It’s funny when I was with IBM for the first six, seven years. At least I was in the Microsoft technology group within IBM. And you want to talk about being the redheaded stepchild, but I got to really work with a lot of really interesting stuff. And I started out in punch cards if people remember what those are. So, I hit pretty much every technology in the history of computing and actually some stuff that predates cards or computers as we know it. So, I I’m very agnostic towards everything. Hey, if it works, these are tools just like a carpenter or a plumber. Like you said, these are the tools of my trade and I use them on my desk. You can’t see it. Cause I already have you. I also have tablets and phones because I do mobile work for customers developing mobile apps. I have a laptop. You can just see the corner of over here that not only do I use for testing, but I play games on.

And you have a chair that looks like it’s out of a sports car.

Yes, actually, there’s a reason why. This is what’s called a gaming chair. I had what would be considered a normal office chair. And, after the second one broke, I’m like this isn’t working. So, there’s two advantages of this one, is it gives me full support only up to my head and a nice neck pillow here. And this is not good. You got to think about your work environment, but this also fully reclines down to a 180. The only problem I found is that the average gamer, apparently doesn’t really quite as much as I do so was insufficient. So, I bought a seat pad, but other than that, it does very, very well. And I find it better. And part of this was because another work friend of mine had gotten one for birthday.

And I thought, you know, that makes a lot more sense than the chairs that I had been in. So, for that virtual environment, since you will spend a lot of time in front of the computer, have a good chair, but also have good lighting. Don’t just rely on your screen. And also because if you’re doing conferences and what you can’t see is off here, I’ve actually got a very high powered LED light to give me some nice light and what color your light you have is how attentive you are and get out and get some sunshine too, because if we’re inside all the time, we’re not getting dirty.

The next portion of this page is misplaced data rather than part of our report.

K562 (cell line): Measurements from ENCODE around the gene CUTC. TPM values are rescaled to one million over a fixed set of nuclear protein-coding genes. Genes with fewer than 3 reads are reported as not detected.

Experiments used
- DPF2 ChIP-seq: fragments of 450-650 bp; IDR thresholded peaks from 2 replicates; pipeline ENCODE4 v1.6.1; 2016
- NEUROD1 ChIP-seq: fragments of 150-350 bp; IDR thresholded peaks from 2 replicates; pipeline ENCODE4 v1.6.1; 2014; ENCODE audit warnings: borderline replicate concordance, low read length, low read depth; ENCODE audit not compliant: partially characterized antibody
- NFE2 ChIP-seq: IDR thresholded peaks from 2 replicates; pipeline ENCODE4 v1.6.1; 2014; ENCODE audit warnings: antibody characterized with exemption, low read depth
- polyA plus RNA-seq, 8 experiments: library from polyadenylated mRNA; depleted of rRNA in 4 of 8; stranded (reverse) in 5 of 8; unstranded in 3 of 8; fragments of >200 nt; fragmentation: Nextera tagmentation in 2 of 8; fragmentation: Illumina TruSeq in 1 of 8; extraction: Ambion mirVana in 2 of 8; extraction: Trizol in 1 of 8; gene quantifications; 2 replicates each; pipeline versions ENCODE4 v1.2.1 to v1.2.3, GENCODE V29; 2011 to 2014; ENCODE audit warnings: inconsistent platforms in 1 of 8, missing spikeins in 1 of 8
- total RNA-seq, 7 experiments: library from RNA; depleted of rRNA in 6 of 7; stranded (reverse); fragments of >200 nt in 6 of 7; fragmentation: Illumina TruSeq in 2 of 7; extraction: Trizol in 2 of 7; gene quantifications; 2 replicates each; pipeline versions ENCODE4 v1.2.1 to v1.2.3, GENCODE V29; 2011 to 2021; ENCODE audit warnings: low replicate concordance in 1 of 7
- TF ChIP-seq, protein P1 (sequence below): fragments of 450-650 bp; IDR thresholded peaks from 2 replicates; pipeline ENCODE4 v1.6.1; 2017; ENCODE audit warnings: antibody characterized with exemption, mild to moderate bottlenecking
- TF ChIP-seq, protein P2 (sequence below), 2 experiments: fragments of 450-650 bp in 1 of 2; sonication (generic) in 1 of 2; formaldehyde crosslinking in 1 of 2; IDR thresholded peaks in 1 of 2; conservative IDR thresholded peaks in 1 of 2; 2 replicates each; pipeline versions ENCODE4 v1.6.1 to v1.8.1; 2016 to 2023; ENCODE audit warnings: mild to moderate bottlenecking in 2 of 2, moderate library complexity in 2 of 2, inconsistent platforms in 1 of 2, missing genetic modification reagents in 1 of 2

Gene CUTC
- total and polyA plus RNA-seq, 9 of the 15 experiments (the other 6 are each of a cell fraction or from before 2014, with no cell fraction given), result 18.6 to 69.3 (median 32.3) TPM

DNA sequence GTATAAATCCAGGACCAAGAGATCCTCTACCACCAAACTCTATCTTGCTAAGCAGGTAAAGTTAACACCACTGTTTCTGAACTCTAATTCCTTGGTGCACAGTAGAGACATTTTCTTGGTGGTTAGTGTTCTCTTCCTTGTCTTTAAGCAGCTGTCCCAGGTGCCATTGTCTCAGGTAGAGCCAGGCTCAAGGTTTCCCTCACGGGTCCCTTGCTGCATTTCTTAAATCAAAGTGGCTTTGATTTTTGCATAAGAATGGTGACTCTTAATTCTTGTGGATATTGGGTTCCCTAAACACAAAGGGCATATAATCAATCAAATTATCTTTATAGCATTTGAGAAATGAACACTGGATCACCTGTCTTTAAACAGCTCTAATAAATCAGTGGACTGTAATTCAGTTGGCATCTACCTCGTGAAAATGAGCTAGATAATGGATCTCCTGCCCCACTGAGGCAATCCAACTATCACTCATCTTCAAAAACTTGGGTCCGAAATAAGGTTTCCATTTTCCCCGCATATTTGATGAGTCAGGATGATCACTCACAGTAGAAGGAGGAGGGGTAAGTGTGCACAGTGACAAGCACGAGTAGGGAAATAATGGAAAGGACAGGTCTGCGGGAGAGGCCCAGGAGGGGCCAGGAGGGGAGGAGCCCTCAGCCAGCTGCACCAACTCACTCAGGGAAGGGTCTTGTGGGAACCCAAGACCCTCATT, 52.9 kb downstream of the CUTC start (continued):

Right. And do you have blue blockers in your glasses?

No. My nature is I lose glasses, so I have an entire basket off screen here. Dollar tree glasses. And a lot of people were affected by the blue, after hours. My answer to that, my work life balance as a virtual person is I have no technology at home, no computers, cable. I don’t have anything. I go home and I become not any technology, but separated from technology, if you will. So ,the 3D printer is yours as opposed to being at home. I do crafts and stuff like that at home. It’s just that for me is a thing. It’s a lot of people in my industry are like, wow, did you see this cool new technology? I just read this and I’ve got a computer room in my house.

I’m like, I do that all day long. There is more of me than that. And that’s the thing about the virtual assistant at the time, again, with IBM, we called it the new normal, the idea that you might have a call at 3:00 AM because your client was on the other side of the world. And the counterpoint to the new normal is yes, you need to be responsive at different times. I have morning clients and evening clients, I prefer evening clients because I’m not a morning person, but, you’ve got to have a separation between work and non-work and if you’re just purely virtual, you find it creeping into every minute of your day. Some people find it creeping in via their phone. Sometimes you put either computer and whatnot. So I recommend as a virtual person to have that work life. And that’s again, why I like driving into this location because I come in, I’m at work. I leave. I’m not at work. And for me that’s important.